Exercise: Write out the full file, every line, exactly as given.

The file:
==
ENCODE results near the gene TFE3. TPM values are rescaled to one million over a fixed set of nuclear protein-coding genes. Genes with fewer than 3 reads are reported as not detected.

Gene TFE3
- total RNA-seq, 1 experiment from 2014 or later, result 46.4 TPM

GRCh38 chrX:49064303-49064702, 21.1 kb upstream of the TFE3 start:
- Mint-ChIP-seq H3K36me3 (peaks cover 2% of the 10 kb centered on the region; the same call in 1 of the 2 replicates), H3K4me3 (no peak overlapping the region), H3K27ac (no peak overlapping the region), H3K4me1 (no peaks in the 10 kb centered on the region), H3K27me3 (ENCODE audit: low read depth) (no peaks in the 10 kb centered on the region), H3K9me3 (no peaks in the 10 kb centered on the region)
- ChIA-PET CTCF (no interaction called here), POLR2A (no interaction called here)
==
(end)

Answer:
ENCODE results near the gene TFE3. TPM values are rescaled to one million over a fixed set of nuclear protein-coding genes. Genes with fewer than 3 reads are reported as not detected.

Gene TFE3
- total RNA-seq, 1 experiment from 2014 or later, result 46.4 TPM

GRCh38 chrX:49064303-49064702, 21.1 kb upstream of the TFE3 start:
- Mint-ChIP-seq H3K36me3 (peaks cover 2% of the 10 kb centered on the region; the same call in 1 of the 2 replicates), H3K4me3 (no peak overlapping the region), H3K27ac (no peak overlapping the region), H3K4me1 (no peaks in the 10 kb centered on the region), H3K27me3 (ENCODE audit: low read depth) (no peaks in the 10 kb centered on the region), H3K9me3 (no peaks in the 10 kb centered on the region)
- ChIA-PET CTCF (no interaction called here), POLR2A (no interaction called here)